OAKLAND (KPIX 5) — The recent move by the Oakland A’s to make more upper level seats available at low prices was aimed at pleasing fans, but it also had a political component.
The team released a video showing A’s President David Kaval taking the tarp off of the long-covered upper deck seats at the Oakland Coliseum.
In addition to giving fans a bargain, half of the money from the $15 seats will go to local charities.
The first in line to receive funds is Oakland Promises, the pet charity of Oakland Mayor Libby Schaaf. Her goal is to triple the number of college graduates from the city’s schools in the next 10 years. The team will need the mayor’s support to build its new ballpark.
When asked about picking the Mayor’s favorite charity as the first benefactor, Kaval replied, “Well, that’s one that means a lot to the city, and you can’t beat education.”
Kaval was quick to praise Schaaf and her work on the teams behalf.
“Well, Libby has done a great job for the A’s,” said Kaval. “She has supported us from the beginning and we have a great relationship.”
Kaval is also setting up meetings with community groups all across the city, in part to get their input for a new ball park.
“The A’s are reaching out to the community and want to get more involved,” said Bishop Bob Jackson of the Acts Full Gospel Church.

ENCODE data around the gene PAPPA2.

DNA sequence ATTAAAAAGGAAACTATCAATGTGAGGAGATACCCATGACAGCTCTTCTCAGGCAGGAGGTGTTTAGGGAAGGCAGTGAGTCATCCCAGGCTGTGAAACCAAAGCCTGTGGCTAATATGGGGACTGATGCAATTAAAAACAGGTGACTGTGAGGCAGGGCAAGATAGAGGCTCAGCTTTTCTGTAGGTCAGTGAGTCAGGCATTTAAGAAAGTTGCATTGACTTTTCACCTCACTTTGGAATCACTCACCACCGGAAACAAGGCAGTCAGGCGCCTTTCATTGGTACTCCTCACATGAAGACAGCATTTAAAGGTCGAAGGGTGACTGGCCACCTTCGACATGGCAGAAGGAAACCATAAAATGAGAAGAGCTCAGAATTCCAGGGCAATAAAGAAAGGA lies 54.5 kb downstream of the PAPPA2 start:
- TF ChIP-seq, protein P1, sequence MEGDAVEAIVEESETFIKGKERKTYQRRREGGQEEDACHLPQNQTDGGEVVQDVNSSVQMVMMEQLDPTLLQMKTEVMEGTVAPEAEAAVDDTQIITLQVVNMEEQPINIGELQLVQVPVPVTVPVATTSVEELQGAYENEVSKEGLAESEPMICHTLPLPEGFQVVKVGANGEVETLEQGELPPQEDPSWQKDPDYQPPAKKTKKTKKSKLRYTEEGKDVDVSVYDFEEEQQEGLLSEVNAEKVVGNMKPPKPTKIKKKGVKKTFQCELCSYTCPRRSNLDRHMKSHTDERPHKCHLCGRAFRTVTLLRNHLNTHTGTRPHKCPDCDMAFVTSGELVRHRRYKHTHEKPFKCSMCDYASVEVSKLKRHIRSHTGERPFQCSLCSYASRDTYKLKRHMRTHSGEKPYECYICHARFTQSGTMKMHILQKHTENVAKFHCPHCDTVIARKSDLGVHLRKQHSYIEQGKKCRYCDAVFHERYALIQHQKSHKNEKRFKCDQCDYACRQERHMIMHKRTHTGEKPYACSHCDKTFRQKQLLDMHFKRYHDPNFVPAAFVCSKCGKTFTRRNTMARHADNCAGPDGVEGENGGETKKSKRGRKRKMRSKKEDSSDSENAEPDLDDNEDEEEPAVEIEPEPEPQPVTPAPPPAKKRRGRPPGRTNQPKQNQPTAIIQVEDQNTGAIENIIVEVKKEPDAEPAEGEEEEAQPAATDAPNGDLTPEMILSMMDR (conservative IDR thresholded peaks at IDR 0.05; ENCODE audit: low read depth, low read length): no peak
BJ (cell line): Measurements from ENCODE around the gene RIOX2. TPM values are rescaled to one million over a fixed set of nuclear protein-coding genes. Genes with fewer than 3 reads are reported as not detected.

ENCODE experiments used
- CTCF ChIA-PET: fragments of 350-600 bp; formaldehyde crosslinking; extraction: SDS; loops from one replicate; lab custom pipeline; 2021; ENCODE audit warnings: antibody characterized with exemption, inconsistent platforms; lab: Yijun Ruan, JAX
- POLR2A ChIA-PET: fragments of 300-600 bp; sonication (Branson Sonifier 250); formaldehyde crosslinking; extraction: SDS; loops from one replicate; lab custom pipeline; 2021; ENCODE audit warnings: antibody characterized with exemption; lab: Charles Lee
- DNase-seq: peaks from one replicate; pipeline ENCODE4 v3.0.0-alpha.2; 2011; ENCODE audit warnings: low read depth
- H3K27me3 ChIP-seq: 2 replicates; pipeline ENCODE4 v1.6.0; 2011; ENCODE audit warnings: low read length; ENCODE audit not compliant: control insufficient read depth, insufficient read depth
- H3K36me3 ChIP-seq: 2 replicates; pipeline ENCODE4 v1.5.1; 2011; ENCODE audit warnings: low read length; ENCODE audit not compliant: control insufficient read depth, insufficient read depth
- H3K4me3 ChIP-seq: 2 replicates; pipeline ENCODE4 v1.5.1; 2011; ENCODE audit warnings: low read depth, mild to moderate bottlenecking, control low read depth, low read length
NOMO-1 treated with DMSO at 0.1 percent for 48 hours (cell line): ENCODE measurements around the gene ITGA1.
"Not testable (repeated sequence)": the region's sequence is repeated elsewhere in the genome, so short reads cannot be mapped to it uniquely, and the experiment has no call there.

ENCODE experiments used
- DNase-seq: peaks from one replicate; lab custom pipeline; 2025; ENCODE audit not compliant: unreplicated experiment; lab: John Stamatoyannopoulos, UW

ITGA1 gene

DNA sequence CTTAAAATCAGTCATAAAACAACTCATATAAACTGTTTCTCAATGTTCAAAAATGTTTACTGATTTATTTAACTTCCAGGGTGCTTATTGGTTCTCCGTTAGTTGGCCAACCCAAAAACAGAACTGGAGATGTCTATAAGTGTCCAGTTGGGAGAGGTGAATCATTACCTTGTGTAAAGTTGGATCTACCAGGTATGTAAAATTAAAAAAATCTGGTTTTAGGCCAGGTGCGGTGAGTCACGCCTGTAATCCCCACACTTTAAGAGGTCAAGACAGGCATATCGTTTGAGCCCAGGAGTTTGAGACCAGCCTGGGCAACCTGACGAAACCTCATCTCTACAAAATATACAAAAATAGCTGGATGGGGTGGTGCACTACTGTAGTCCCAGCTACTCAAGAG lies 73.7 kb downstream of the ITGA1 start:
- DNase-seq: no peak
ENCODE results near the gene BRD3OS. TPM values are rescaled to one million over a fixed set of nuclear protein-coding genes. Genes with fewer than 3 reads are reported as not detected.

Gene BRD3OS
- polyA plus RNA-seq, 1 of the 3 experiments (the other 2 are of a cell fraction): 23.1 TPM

It’s a sharp reversal from just a few years ago they were trying so hard to leave.
“Seems like night and day from the previous administration,” said Chris Dobbins with the Coliseum Authority.
When asked about the political aspect of making such a high-profile donation to the mayor’s charity, Dobbins said, “Well, you know it’s helping kids. If that’s what it takes. They are staying in Oakland and that’s what we are excited about.”
The team is focused on a stadium project that will help both the A’s and Oakland.
“We make sure that we build a ball park that can be a community asset,” said Kaval.
Another aspect of his outreach to the community: every Tuesday, Kaval opens up his office to anyone who wants make an appointment to come in and talk about anything.
“I’ve had people try and sell me insurance, people looking for jobs; I’ve had people tell me who to play at third base,” said Kaval.
When asked what his goal was, Kaval replied, “Creating a ground swell of support and building a stadium.”